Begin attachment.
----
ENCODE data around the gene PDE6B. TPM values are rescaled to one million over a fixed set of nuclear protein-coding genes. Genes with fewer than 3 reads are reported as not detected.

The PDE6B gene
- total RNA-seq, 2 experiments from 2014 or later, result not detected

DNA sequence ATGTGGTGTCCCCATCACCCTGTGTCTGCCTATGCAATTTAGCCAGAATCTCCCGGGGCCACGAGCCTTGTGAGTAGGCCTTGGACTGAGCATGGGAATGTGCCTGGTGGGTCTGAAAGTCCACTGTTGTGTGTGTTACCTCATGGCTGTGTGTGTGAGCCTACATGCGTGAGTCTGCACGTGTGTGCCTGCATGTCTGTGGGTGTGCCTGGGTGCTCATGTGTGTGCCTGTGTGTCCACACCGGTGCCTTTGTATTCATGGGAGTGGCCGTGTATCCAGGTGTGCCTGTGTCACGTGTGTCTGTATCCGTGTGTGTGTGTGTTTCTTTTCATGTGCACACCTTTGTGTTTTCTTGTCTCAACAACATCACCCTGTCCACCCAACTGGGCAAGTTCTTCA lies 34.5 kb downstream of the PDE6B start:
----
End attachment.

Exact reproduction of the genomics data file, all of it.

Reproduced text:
ENCODE data around the gene PDE6B. TPM values are rescaled to one million over a fixed set of nuclear protein-coding genes. Genes with fewer than 3 reads are reported as not detected.

The PDE6B gene
- total RNA-seq, 2 experiments from 2014 or later, result not detected

DNA sequence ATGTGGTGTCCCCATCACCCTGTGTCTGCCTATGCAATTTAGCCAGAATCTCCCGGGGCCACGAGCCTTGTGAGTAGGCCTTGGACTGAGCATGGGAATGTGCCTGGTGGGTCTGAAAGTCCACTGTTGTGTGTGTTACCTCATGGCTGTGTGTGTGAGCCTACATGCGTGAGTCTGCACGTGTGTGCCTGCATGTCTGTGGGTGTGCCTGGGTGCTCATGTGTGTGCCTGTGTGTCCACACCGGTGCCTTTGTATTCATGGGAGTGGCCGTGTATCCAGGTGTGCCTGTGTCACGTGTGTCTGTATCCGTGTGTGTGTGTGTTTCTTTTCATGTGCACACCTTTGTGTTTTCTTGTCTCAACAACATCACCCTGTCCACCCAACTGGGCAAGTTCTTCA lies 34.5 kb downstream of the PDE6B start: